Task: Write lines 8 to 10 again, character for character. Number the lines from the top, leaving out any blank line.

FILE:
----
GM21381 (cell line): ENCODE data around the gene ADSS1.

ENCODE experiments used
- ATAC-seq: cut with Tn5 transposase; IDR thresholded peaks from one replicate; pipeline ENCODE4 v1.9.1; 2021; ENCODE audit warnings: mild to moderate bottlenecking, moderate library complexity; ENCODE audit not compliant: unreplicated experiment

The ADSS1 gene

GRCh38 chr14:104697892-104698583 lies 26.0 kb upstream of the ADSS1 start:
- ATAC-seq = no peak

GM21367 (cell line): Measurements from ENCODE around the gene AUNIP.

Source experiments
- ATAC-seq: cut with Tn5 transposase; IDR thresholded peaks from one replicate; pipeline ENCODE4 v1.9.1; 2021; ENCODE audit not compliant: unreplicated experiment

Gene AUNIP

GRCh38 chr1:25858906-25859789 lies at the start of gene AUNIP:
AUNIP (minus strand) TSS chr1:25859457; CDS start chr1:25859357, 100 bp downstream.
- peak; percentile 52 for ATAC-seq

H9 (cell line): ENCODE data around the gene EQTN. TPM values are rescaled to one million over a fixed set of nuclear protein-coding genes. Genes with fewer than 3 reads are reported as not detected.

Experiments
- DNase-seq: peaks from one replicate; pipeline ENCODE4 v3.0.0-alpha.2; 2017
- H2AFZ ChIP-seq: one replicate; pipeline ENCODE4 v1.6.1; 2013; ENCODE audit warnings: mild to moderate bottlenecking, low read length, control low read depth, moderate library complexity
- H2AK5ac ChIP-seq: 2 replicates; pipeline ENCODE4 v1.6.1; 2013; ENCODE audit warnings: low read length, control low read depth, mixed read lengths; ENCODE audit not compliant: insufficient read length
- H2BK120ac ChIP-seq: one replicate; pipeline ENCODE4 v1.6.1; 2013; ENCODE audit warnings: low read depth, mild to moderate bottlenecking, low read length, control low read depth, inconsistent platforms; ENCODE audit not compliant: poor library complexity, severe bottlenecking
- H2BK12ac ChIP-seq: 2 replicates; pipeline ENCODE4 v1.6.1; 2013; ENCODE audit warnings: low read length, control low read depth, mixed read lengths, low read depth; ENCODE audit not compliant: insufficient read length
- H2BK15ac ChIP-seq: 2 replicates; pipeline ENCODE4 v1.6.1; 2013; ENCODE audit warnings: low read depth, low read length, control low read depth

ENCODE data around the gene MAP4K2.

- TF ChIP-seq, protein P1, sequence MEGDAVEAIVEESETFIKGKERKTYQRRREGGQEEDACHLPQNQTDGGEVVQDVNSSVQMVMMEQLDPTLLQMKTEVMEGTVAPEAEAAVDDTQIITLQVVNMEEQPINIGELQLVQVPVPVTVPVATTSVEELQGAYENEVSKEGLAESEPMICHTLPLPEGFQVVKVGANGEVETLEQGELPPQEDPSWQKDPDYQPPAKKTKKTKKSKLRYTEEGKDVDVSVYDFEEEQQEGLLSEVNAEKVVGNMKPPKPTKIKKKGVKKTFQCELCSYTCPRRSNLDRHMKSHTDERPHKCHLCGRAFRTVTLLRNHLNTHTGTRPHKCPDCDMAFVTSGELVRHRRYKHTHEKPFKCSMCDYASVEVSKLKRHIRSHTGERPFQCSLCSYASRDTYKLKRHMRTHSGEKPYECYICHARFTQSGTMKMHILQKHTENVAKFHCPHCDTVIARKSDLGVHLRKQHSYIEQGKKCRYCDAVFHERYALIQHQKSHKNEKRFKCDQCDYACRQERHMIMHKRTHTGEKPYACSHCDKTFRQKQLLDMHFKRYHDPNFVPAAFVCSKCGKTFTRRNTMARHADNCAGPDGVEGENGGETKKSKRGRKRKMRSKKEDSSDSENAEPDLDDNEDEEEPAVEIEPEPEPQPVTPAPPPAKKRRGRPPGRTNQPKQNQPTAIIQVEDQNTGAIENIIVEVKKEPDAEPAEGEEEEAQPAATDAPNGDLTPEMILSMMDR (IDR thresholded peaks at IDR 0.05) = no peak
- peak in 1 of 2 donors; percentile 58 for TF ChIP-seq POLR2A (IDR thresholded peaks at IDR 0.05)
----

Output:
Source experiments
- ATAC-seq: cut with Tn5 transposase; IDR thresholded peaks from one replicate; pipeline ENCODE4 v1.9.1; 2021; ENCODE audit not compliant: unreplicated experiment

Gene AUNIP